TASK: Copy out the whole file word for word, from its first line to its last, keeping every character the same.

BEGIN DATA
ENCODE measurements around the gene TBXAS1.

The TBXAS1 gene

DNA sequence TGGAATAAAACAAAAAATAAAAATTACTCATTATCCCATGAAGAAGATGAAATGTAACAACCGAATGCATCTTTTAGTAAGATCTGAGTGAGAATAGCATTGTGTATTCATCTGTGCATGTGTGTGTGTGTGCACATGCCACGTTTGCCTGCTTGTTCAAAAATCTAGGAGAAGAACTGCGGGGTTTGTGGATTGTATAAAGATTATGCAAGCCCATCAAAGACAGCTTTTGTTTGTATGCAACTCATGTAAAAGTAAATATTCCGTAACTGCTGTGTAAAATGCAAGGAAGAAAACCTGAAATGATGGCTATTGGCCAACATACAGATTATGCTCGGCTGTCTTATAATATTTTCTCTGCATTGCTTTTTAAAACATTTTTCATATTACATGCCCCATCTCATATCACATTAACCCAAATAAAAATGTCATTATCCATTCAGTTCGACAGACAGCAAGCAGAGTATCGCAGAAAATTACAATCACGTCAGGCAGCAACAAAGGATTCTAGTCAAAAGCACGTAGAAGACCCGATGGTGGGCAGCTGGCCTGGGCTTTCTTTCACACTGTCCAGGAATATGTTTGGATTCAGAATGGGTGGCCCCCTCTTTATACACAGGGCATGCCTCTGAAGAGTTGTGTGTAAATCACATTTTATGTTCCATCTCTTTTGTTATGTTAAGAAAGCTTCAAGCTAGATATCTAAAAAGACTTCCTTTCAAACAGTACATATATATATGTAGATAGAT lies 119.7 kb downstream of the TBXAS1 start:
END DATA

ENCODE measurements around the gene TBXAS1.

The TBXAS1 gene

DNA sequence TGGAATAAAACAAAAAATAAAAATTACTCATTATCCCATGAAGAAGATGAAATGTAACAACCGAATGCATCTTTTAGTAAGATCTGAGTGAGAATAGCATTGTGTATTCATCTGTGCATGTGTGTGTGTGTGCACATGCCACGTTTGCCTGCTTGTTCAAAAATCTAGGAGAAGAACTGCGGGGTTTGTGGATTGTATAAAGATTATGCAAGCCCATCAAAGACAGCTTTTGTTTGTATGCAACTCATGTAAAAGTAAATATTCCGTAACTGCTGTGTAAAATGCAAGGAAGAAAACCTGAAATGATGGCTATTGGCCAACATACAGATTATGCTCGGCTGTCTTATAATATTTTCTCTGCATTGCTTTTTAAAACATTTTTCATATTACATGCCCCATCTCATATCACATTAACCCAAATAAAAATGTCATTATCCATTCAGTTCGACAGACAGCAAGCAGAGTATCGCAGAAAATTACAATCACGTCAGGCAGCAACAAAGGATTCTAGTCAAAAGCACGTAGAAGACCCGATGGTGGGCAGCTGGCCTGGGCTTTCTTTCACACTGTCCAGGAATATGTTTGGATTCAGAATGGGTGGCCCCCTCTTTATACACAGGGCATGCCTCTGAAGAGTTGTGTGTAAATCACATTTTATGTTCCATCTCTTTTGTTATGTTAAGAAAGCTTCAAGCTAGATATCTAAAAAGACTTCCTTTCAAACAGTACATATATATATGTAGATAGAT lies 119.7 kb downstream of the TBXAS1 start: